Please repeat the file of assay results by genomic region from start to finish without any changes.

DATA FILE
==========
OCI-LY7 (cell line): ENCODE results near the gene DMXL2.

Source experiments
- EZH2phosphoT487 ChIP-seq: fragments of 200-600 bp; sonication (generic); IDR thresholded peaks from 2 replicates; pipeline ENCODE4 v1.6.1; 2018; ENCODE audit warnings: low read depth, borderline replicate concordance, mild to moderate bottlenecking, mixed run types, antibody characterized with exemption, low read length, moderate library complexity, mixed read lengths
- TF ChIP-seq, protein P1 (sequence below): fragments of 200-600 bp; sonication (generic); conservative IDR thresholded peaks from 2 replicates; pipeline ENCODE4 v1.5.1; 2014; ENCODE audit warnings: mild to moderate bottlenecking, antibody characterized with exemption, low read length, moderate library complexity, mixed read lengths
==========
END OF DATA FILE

OCI-LY7 (cell line): ENCODE results near the gene DMXL2.

Source experiments
- EZH2phosphoT487 ChIP-seq: fragments of 200-600 bp; sonication (generic); IDR thresholded peaks from 2 replicates; pipeline ENCODE4 v1.6.1; 2018; ENCODE audit warnings: low read depth, borderline replicate concordance, mild to moderate bottlenecking, mixed run types, antibody characterized with exemption, low read length, moderate library complexity, mixed read lengths
- TF ChIP-seq, protein P1 (sequence below): fragments of 200-600 bp; sonication (generic); conservative IDR thresholded peaks from 2 replicates; pipeline ENCODE4 v1.5.1; 2014; ENCODE audit warnings: mild to moderate bottlenecking, antibody characterized with exemption, low read length, moderate library complexity, mixed read lengths